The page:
Category: Green Buildings

Tennis and Racquet Sport Clubs

It all started in England in 1873.  That was the year lawn tennis was introduced by Major Walter Clopton Wingfield.  In fact, the game of tennis may be traced back to the days of ancient Greeks.  Tennis was brought to the United States and organized in 1881.  In recent decades, the bulging demand and the construction of thousands of tennis courts from public agencies, private clubs, resort operations, and residential developments have occurred.   The different types of tennis courts are outdoor clubs, indoor clubs, indoor/outdoor clubs, resorts, residential tennis facilities, in addition to racquetball, squash, paddle tennis, and platform tennis. 

Before the appraisal is undertaken of a new facility, the appraiser must do some careful research.  Breakeven points are rising as expenses increase the sale.  The measurement of demand is traditionally made in terms of players per tennis court.  For instance, for an appraisal that reports a level of approximately 120 players per court, the figure is based on the total number of existing future tennis players in the area and the total number of courts currently available within an area defined by a 15-minute driving time.  Other appraisers estimate the potential number of players in an area by computing a percent of the number of persons and families with incomes of a certain level.  There does not appear to be any loyalty to clubs, so convenience is an important factor.  The final component of the tennis facility market analysis is a survey of existing competitive tennis facilities and plans for proposed tennis courts serving a particular area.  The appraiser must perform independent research to determine the level of demand in any specific location and the supply of facilities representing the demand.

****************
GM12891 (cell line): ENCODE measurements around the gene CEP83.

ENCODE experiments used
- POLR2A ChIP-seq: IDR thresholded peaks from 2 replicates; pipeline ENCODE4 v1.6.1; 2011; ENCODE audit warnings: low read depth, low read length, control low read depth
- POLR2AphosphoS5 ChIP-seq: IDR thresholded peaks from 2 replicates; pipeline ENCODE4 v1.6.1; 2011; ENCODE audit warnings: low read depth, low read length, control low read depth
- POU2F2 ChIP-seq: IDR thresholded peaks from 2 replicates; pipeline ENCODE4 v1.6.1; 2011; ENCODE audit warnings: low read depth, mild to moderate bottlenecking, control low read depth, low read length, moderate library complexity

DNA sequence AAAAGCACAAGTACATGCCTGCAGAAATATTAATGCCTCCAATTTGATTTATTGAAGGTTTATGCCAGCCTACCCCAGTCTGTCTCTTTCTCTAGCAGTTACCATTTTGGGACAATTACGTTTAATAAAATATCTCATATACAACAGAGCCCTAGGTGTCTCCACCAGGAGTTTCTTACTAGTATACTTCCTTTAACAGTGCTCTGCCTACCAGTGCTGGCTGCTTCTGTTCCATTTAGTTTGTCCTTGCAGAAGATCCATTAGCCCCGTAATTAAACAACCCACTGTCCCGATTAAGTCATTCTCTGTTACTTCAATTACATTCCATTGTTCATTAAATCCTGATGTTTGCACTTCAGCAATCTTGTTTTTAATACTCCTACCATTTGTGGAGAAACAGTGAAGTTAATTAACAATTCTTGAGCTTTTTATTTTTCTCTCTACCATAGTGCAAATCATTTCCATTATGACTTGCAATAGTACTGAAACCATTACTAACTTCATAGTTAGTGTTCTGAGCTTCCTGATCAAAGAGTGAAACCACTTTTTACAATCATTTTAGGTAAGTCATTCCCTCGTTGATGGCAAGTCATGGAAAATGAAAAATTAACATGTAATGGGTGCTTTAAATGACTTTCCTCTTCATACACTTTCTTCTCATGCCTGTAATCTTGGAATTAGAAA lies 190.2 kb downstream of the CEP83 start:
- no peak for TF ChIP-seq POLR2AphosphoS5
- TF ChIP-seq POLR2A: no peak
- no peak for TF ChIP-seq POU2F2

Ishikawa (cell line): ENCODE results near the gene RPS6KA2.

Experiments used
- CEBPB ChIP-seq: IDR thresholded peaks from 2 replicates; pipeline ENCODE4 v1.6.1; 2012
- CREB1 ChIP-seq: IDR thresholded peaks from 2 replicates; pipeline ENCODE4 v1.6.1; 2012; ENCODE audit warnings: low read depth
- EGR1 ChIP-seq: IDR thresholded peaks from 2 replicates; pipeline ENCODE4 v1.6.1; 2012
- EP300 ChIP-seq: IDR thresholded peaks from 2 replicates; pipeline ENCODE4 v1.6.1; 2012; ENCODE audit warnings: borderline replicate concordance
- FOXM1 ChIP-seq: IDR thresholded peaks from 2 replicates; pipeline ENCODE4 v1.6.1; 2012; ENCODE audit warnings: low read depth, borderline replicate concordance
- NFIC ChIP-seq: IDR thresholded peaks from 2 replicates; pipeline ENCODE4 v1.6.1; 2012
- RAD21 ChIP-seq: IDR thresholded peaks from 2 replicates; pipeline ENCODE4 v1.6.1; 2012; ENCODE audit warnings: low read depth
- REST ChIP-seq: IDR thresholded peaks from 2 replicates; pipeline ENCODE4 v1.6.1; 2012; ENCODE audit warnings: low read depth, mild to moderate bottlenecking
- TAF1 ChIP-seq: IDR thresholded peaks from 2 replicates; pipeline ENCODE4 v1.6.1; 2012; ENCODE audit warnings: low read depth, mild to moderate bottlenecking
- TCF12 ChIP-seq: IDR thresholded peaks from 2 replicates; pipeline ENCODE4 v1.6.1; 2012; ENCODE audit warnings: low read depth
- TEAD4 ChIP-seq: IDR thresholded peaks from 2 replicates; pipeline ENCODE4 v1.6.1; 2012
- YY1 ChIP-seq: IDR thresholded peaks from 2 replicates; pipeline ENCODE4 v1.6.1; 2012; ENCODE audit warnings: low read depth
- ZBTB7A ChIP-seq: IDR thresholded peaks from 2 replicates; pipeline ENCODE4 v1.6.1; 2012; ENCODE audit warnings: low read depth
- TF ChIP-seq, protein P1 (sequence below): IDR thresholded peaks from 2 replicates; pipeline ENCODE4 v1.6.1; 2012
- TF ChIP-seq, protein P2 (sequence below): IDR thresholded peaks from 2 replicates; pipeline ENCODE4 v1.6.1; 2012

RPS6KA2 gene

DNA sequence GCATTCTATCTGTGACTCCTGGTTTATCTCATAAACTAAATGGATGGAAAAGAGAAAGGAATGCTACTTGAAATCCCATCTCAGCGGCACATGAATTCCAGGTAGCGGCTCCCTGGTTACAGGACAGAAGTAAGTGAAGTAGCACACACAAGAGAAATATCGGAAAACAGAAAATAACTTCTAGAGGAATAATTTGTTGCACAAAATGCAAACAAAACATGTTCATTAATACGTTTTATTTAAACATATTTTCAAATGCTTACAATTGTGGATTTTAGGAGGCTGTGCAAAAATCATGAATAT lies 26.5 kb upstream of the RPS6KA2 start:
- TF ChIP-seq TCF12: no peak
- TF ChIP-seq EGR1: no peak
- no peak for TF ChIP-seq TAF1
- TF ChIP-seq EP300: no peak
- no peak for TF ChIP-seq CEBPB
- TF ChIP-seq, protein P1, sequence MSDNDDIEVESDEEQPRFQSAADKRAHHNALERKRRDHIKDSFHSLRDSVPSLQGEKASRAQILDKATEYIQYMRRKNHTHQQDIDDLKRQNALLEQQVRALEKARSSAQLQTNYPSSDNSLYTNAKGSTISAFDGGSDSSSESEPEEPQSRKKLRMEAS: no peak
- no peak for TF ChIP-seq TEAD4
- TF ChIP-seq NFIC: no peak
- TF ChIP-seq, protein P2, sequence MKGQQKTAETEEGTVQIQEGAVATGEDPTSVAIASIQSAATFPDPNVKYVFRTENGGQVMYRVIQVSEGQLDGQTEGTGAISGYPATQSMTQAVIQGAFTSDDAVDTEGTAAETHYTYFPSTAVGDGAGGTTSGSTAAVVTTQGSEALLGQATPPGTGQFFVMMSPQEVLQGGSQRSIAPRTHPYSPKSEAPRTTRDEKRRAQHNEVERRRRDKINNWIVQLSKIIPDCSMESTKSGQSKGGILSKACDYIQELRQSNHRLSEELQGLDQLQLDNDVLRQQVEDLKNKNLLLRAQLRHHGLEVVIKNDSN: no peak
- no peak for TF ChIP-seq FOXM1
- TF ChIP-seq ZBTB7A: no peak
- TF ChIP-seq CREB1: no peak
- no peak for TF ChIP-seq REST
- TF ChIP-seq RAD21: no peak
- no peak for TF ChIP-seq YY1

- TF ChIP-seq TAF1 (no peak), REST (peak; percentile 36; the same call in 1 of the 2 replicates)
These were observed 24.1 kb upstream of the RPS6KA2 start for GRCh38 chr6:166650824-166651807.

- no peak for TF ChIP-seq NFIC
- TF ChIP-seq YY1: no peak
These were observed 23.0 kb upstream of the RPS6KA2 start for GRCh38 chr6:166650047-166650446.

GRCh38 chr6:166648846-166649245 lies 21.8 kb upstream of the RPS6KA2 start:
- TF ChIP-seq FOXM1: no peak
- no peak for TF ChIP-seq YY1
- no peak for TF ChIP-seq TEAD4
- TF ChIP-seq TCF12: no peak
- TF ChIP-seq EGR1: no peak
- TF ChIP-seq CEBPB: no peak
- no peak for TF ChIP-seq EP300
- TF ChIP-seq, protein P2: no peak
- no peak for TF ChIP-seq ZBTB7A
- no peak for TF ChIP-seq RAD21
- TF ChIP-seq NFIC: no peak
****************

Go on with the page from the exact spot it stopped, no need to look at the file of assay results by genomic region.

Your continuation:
Part of the site consideration includes location, size, shape, access, and zoning.  Some of the physical characteristics of a facility that must be considered include design, building type, tennis court layout, tennis court construction, lighting, heating and ventilation, and special equipment. 

Financing of a tennis club has been one of the major impediments to construction of enough courts to meet demand adequately in the United States.  There are many reasons why racquetball courts and tennis courts are not financed.  They include: (1) the property is too specialized; (2) uncertain long-term appeal; (3) difficult to judge management expertise; (4) lack of long-term financing; (5) no prolonged experience to draw from; (6) concern about overbuilding; (7) lack of financial strength of principals; and (8) investors are not interested in this type of property.

The Income Approach is the reliable approach to use when appraising tennis and racquet clubs and can inform the client of how to capitalize estimated future earnings.  The process is to project gross revenue from all sources and deduct from them the estimated annual operating expenses of all types.  The resulting net income may be converted to application of a capitalization rate, and may include both the direct capitalization analysis and the yield capitalization analysis.  The Sales Comparison and Cost approaches are often used too.  The approaches are then reconciled into a single value.  Be careful that any intangible assets and furniture, fixtures, and equipment are not included in the appraisal of real property. 

Only two typical situations involve appraisals of clubs: (1) the club operates in leased quarters, and (2) the club owns the real estate and other assets.  Leased quarters can be a multiple tenancy or in a freestanding building.  An analysis of contributions of intangible factors to the overall value follow the same methodologies in all cases.  As a simplification, the business value may be estimated as the difference between the Income Approach and the Cost Approach. 





Green Building

green-building-2-copy(Also known as green construction or sustainable building) refers to a structure and using process that is environmentally responsible and resource-efficient throughout a building’s life-cycle: from siting to design, construction, operation, maintenance, renovation, and demolition. This practice expands and complements the classical building design concerns of economy, utility, durability, and comfort.



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